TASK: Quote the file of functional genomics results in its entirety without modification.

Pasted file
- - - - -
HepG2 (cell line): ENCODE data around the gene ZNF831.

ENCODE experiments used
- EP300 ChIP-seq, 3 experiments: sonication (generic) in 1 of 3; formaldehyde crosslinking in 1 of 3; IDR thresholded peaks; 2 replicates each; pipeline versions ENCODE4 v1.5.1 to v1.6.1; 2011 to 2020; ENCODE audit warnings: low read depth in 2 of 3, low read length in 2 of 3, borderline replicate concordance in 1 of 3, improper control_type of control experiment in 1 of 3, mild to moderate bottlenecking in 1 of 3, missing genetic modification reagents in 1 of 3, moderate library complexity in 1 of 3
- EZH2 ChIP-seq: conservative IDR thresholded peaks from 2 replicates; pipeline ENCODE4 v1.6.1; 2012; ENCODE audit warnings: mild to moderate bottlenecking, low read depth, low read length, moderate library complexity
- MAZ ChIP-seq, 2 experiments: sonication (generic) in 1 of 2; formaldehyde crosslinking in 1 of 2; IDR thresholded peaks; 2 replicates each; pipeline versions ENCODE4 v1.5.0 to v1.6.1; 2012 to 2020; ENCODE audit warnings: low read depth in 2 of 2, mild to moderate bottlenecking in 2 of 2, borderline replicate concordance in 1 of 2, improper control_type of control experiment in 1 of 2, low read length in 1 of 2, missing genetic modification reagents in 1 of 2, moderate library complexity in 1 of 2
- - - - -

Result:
HepG2 (cell line): ENCODE data around the gene ZNF831.

ENCODE experiments used
- EP300 ChIP-seq, 3 experiments: sonication (generic) in 1 of 3; formaldehyde crosslinking in 1 of 3; IDR thresholded peaks; 2 replicates each; pipeline versions ENCODE4 v1.5.1 to v1.6.1; 2011 to 2020; ENCODE audit warnings: low read depth in 2 of 3, low read length in 2 of 3, borderline replicate concordance in 1 of 3, improper control_type of control experiment in 1 of 3, mild to moderate bottlenecking in 1 of 3, missing genetic modification reagents in 1 of 3, moderate library complexity in 1 of 3
- EZH2 ChIP-seq: conservative IDR thresholded peaks from 2 replicates; pipeline ENCODE4 v1.6.1; 2012; ENCODE audit warnings: mild to moderate bottlenecking, low read depth, low read length, moderate library complexity
- MAZ ChIP-seq, 2 experiments: sonication (generic) in 1 of 2; formaldehyde crosslinking in 1 of 2; IDR thresholded peaks; 2 replicates each; pipeline versions ENCODE4 v1.5.0 to v1.6.1; 2012 to 2020; ENCODE audit warnings: low read depth in 2 of 2, mild to moderate bottlenecking in 2 of 2, borderline replicate concordance in 1 of 2, improper control_type of control experiment in 1 of 2, low read length in 1 of 2, missing genetic modification reagents in 1 of 2, moderate library complexity in 1 of 2